The post-apocalyptic future of Turbo Kid might be set in 1997, but the film’s stylistic sensibility is straight from the 1980s. That’s the point, of course; the whole film is intended as an ode to the campy gewgaws of ’80s pop culture. It’s a movie that’s about looking back at a bygone time, both for the characters and for the filmmakers, François Simard, Anouk Whissell, and Yoann-Karl Whissell, who operate under the collective appellation of The RKSS, or The Roadkill Superstars. Cleverly, they’ve tucked their fondness for the ’80s into their protagonist’s fondness for the decade, but when you’re lifting aesthetics from Mad Max and songs from the BMX flick Rad, you’re not really fooling anyone with nostalgic transference.
Turbo Kid takes place after acid-rain deluges have turned Earth into a desolate wasteland. As in just about every movie of its type, the remaining humans in Turbo Kid’s world have been reduced to nomadic bartering cultures, where everything they own is cobbled together from the remains of other bric-a-brac they’ve stumbled upon. The Kid of the title (Munro Chambers) is one such scavenger, a loner holed up in an underground bunker where he does little more than fiddle with the baubles he collects and read comic books—most notably, Turbo Man, the Kid’s favorite superhero and primary inspiration. Then he bumps into an equally lonely but endlessly cheery girl, Apple (Laurence Lebouef), and after an awkward introductory phase, the two strike up a friendship until she gets kidnapped by Zeus (Michael Ironside).
Zeus is a one-eyed warlord after Dennis Hopper’s heart, the kind of guy who likes to capture dissidents and helpless types and have them fight to the death in his private bloodsport arena. The Kid goes to save his new friend, and in the process discovers that Turbo Man is actually real, though long dead. Donning the fallen warrior’s armor, the unlikely good guy goes off to face Zeus, and Turbo Kid starts to get some traction. Before that point, the film is really about breaking out of personal isolation, an idea that carries through to the film’s climax. But make no mistake: Nobody made Turbo Kid to offer commentary on the human condition, except for when that condition is “liquefied” or “dismembered.”
Jason Eisener, he of Hobo With a Shotgun and the “Slumber Party Alien Abduction” segment from V/H/S/2, produced the film, and it shows. Everything about Turbo Kid is messy and cheap; its action scenes appear to mostly take place in roughly the exact same gravel pit to save on costs and to disguise the intentionally slapdash effects. Limbs are severed, heads hewn in half, upper and lower torsos exploded, guts unraveled. The directors try to be as gross as possible on a budget. Occasionally, the gore storm they concoct satisfies, but only when the film surrounding it isn’t being ponderous and boring, or falling into the same snares as less violent, more run-of-the-mill superhero movies—the origin-story impulse, for example, or the tiresome threads of destiny. The reliance on tropes makes all of the arterial spray feel rote, predictable, and anything other than fun.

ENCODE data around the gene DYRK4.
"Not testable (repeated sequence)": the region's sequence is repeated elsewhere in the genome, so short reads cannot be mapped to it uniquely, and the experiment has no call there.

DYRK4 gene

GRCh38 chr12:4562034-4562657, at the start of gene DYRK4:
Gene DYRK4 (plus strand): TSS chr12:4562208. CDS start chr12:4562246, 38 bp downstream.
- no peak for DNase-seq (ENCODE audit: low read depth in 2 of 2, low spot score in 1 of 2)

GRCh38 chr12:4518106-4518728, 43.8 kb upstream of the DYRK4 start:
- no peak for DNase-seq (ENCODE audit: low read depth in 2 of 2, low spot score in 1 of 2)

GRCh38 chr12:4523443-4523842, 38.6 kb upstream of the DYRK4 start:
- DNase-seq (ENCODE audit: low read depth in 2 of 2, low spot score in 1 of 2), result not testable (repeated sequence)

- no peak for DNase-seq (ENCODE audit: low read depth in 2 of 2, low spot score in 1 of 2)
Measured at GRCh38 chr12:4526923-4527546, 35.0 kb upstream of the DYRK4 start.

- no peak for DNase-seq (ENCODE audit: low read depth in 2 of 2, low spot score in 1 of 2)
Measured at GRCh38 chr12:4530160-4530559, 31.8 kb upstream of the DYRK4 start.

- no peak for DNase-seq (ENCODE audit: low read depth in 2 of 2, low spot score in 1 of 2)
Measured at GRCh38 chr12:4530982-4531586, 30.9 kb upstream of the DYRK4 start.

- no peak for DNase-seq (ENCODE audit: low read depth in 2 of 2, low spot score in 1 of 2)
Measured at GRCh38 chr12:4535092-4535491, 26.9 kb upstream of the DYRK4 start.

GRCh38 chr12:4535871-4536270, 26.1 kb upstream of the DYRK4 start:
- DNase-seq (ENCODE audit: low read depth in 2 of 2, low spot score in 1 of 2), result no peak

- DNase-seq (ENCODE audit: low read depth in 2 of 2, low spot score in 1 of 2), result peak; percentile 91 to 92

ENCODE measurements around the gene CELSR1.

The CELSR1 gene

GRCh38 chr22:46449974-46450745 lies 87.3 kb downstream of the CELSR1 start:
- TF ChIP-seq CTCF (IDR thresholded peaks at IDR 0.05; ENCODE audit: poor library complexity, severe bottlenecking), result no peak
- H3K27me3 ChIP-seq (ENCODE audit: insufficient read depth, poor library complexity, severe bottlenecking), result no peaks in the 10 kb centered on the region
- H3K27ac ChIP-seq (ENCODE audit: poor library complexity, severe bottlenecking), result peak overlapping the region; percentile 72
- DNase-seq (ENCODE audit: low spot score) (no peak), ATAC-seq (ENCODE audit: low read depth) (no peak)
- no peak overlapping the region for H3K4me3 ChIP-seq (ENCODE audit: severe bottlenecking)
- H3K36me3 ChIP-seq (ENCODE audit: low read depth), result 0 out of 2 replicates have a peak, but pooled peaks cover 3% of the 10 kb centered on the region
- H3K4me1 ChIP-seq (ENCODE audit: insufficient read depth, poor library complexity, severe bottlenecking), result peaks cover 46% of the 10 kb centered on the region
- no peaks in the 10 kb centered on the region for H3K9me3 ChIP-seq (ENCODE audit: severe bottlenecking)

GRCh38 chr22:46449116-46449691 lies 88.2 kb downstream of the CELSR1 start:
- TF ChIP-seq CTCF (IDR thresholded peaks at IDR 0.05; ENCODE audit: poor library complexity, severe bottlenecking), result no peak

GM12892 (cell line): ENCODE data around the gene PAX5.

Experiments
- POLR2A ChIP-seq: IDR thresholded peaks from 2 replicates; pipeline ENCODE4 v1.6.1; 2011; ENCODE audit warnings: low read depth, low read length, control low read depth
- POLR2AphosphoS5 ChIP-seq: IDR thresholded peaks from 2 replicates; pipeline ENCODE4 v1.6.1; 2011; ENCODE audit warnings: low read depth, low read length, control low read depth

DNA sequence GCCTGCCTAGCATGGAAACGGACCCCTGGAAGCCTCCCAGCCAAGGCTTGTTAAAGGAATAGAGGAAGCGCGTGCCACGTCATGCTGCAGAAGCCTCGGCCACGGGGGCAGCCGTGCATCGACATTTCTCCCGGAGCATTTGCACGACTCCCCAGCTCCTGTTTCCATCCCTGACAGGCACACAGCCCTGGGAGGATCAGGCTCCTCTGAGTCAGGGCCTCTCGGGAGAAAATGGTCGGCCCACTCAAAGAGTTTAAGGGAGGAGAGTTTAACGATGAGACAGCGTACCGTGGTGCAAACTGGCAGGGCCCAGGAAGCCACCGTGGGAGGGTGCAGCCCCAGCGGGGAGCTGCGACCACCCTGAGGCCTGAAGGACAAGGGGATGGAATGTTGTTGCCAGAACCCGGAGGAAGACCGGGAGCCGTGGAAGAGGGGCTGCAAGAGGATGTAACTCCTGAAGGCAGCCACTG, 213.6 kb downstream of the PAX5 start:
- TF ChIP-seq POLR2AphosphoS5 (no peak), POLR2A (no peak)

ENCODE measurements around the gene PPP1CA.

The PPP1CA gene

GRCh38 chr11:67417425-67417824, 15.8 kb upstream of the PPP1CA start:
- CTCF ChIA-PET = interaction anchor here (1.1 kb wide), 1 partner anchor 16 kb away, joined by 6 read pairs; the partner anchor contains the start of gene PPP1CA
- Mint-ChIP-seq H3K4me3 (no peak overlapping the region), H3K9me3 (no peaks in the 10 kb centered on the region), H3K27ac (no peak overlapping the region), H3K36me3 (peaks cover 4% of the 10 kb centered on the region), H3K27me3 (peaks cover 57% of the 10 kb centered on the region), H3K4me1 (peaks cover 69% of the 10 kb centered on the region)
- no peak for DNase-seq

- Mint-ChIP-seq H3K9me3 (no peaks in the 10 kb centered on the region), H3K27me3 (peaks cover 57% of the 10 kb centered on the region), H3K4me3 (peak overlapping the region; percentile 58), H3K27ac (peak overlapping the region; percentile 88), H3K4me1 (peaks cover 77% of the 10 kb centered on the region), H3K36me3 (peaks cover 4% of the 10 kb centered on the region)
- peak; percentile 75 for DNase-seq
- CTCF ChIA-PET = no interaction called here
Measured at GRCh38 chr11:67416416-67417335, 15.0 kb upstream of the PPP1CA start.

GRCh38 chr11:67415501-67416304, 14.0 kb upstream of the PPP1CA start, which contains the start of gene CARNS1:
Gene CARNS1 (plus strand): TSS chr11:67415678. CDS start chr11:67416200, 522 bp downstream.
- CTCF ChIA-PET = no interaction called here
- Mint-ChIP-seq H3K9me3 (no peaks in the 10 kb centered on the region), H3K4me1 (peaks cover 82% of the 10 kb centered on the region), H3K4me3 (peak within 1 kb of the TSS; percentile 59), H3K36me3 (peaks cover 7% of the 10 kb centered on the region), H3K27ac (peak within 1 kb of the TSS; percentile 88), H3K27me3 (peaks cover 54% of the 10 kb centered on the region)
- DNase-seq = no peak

Like the Sharknados of the world, Turbo Kid is a purposeful attempt at making cheesy, B-movie trash cinema. We’re supposed to chuckle along as the film winks at us. But the problem with making a movie to emulate bad movies is that inevitably, you wind up simply making a bad movie. When The RKSS focuses on the relationship between the Kid and Apple, Turbo Kid manages to be surprisingly sweet, in large part because Lebouef is outrageously lovable. (Chambers isn’t half-bad either, though as Degrassi refugees go, he’s got a lot of catching up to do before he’s standing next to Nina Dobrev and Drake.) But that sweetness is muddled by an excess of excess and terrible craft. Taking potshots at movies for being willfully bad might be a waste of time, but then again, so are willfully bad movies.